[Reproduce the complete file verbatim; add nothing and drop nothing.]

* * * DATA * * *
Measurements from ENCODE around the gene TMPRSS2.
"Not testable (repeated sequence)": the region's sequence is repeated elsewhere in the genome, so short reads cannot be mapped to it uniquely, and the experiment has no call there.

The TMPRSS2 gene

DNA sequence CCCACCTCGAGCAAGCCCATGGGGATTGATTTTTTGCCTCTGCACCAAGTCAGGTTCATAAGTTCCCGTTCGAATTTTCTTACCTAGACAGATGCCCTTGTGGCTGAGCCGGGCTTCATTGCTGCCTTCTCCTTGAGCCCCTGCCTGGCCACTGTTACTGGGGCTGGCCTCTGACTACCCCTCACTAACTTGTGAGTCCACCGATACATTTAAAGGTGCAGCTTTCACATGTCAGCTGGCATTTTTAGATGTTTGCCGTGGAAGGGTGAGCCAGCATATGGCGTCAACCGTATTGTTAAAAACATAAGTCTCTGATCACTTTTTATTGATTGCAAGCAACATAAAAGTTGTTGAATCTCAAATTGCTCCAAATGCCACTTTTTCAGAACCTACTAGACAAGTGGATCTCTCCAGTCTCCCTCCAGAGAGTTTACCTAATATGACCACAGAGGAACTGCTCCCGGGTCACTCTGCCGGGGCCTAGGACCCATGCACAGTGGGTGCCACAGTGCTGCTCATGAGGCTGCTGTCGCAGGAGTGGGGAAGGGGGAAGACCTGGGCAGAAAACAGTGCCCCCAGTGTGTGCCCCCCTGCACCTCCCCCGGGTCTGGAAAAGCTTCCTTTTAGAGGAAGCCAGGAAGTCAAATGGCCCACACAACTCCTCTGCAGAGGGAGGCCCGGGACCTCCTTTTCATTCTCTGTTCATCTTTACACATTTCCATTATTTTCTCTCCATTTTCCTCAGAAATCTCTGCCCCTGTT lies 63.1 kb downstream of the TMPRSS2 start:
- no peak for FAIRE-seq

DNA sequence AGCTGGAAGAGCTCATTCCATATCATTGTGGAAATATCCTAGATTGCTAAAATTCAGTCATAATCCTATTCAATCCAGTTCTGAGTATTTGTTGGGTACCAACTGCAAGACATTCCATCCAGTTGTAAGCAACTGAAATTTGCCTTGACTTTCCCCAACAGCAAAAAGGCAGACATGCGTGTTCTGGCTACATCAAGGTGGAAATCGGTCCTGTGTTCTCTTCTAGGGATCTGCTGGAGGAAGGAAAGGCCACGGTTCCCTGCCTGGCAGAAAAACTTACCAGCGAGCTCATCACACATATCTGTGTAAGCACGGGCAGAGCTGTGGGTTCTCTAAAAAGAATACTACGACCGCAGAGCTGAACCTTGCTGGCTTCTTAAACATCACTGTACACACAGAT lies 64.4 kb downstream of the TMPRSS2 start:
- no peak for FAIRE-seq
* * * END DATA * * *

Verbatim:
Measurements from ENCODE around the gene TMPRSS2.
"Not testable (repeated sequence)": the region's sequence is repeated elsewhere in the genome, so short reads cannot be mapped to it uniquely, and the experiment has no call there.

The TMPRSS2 gene

DNA sequence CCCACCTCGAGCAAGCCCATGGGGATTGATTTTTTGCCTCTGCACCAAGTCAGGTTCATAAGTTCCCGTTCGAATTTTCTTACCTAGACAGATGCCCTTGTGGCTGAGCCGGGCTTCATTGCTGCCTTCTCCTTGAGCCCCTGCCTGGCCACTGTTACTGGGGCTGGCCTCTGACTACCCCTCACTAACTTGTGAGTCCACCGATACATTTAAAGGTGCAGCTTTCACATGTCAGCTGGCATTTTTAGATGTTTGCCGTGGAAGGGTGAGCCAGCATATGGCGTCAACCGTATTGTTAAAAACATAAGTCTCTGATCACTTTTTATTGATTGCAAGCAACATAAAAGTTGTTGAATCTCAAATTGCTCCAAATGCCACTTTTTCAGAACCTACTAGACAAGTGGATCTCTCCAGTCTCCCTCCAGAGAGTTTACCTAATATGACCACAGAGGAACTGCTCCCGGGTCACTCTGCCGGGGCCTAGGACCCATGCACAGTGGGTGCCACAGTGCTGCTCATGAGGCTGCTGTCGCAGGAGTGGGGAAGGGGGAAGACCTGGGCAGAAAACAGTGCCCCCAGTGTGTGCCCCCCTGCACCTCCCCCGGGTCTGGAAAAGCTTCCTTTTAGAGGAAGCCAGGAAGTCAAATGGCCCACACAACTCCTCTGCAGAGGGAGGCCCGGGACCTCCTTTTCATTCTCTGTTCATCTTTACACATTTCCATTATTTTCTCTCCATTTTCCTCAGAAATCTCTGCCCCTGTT lies 63.1 kb downstream of the TMPRSS2 start:
- no peak for FAIRE-seq

DNA sequence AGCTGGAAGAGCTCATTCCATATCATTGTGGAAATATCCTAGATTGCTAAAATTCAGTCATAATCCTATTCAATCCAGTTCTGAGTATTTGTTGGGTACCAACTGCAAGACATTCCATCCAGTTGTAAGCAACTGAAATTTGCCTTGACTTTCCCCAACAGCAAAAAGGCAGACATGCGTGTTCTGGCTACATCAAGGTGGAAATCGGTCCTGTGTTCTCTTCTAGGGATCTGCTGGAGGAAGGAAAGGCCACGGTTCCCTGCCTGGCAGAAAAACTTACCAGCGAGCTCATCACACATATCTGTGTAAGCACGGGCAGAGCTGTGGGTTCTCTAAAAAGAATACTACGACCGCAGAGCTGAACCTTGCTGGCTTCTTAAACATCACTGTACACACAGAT lies 64.4 kb downstream of the TMPRSS2 start:
- no peak for FAIRE-seq